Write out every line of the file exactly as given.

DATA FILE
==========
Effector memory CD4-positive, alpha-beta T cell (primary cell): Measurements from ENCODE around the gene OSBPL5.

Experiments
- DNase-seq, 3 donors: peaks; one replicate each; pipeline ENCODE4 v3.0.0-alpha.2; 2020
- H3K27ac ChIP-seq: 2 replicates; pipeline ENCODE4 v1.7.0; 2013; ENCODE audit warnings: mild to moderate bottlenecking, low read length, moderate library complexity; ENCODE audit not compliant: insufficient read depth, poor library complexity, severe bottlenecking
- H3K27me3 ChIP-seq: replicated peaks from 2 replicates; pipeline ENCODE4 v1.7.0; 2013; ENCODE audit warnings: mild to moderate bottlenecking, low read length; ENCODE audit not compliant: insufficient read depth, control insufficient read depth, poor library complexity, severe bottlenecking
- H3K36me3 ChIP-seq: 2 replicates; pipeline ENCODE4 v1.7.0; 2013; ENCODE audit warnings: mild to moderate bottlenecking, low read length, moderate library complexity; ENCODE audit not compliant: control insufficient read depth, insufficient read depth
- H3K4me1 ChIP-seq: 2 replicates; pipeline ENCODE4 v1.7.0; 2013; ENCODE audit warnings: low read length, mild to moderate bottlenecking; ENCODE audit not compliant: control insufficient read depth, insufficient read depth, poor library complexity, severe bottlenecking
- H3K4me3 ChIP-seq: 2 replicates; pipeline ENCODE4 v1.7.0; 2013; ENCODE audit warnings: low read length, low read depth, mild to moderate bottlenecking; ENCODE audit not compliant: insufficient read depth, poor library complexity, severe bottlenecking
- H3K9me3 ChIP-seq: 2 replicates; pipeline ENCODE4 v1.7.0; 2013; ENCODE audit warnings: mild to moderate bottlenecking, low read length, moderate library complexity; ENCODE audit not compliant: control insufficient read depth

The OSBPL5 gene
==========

Effector memory CD4-positive, alpha-beta T cell (primary cell): Measurements from ENCODE around the gene OSBPL5.

Experiments
- DNase-seq, 3 donors: peaks; one replicate each; pipeline ENCODE4 v3.0.0-alpha.2; 2020
- H3K27ac ChIP-seq: 2 replicates; pipeline ENCODE4 v1.7.0; 2013; ENCODE audit warnings: mild to moderate bottlenecking, low read length, moderate library complexity; ENCODE audit not compliant: insufficient read depth, poor library complexity, severe bottlenecking
- H3K27me3 ChIP-seq: replicated peaks from 2 replicates; pipeline ENCODE4 v1.7.0; 2013; ENCODE audit warnings: mild to moderate bottlenecking, low read length; ENCODE audit not compliant: insufficient read depth, control insufficient read depth, poor library complexity, severe bottlenecking
- H3K36me3 ChIP-seq: 2 replicates; pipeline ENCODE4 v1.7.0; 2013; ENCODE audit warnings: mild to moderate bottlenecking, low read length, moderate library complexity; ENCODE audit not compliant: control insufficient read depth, insufficient read depth
- H3K4me1 ChIP-seq: 2 replicates; pipeline ENCODE4 v1.7.0; 2013; ENCODE audit warnings: low read length, mild to moderate bottlenecking; ENCODE audit not compliant: control insufficient read depth, insufficient read depth, poor library complexity, severe bottlenecking
- H3K4me3 ChIP-seq: 2 replicates; pipeline ENCODE4 v1.7.0; 2013; ENCODE audit warnings: low read length, low read depth, mild to moderate bottlenecking; ENCODE audit not compliant: insufficient read depth, poor library complexity, severe bottlenecking
- H3K9me3 ChIP-seq: 2 replicates; pipeline ENCODE4 v1.7.0; 2013; ENCODE audit warnings: mild to moderate bottlenecking, low read length, moderate library complexity; ENCODE audit not compliant: control insufficient read depth

The OSBPL5 gene